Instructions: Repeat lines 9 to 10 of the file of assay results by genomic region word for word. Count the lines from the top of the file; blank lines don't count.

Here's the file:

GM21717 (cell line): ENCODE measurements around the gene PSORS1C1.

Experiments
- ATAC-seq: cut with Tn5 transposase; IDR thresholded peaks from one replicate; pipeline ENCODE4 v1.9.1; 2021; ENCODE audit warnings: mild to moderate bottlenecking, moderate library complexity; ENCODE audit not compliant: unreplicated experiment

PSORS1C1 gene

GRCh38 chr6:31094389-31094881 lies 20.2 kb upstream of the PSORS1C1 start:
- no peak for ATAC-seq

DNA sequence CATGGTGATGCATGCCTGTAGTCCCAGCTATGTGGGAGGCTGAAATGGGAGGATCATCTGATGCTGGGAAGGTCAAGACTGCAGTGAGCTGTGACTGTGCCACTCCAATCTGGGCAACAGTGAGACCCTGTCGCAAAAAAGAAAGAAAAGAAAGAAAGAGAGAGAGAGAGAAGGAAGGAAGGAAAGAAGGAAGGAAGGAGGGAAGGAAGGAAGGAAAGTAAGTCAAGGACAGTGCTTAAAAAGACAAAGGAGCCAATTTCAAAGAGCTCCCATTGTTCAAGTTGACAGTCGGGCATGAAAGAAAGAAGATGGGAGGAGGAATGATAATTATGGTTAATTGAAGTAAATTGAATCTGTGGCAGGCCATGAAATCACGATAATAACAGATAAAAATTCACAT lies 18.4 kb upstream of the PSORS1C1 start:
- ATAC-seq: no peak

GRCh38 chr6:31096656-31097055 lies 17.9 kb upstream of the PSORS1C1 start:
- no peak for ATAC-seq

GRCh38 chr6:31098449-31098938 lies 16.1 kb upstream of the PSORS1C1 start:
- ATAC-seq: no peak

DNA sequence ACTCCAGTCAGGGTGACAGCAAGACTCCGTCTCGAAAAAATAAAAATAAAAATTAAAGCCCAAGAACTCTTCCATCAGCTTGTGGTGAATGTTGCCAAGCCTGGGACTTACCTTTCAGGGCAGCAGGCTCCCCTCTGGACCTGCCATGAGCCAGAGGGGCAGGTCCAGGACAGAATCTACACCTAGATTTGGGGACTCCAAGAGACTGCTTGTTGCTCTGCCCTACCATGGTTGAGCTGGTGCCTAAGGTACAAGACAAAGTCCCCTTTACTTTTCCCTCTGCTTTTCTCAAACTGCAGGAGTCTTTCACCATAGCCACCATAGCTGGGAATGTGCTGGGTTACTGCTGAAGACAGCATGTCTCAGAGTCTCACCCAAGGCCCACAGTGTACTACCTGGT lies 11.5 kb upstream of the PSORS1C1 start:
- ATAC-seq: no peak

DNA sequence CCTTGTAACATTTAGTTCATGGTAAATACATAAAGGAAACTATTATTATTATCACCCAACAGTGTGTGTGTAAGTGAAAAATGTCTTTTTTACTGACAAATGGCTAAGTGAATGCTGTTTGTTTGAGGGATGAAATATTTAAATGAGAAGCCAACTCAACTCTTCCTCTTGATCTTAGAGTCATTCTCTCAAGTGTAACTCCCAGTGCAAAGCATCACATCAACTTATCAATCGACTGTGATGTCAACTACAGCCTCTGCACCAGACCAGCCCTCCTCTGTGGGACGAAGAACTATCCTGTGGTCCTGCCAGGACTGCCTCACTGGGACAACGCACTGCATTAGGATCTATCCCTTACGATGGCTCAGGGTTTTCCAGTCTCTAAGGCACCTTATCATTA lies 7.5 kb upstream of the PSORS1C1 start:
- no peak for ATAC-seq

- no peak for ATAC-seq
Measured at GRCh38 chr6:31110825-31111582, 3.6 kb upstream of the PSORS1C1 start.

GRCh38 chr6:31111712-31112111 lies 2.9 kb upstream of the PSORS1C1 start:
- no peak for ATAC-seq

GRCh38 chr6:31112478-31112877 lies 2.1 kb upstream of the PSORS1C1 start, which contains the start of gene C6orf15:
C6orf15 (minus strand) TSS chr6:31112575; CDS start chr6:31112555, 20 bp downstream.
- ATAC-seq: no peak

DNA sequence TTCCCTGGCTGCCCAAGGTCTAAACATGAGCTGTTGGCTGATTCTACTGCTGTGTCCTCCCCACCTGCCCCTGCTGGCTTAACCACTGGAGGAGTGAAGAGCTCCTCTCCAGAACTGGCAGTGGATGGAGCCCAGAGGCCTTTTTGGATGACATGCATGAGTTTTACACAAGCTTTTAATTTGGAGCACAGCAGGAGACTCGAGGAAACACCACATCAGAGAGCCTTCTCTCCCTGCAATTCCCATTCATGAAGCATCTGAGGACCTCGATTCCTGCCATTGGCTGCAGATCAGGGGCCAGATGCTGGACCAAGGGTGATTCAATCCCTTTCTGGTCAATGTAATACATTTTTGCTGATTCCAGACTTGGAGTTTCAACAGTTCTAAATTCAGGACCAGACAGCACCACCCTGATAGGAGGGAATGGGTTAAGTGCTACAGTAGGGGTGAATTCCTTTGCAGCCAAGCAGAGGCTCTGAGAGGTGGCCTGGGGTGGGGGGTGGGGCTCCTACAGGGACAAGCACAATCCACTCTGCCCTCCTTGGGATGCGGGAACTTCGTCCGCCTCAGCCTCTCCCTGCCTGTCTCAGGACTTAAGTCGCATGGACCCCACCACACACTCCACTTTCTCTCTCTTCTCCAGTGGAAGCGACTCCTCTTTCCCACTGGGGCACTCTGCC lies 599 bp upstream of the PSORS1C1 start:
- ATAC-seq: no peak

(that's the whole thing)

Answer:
GRCh38 chr6:31096656-31097055 lies 17.9 kb upstream of the PSORS1C1 start:
- no peak for ATAC-seq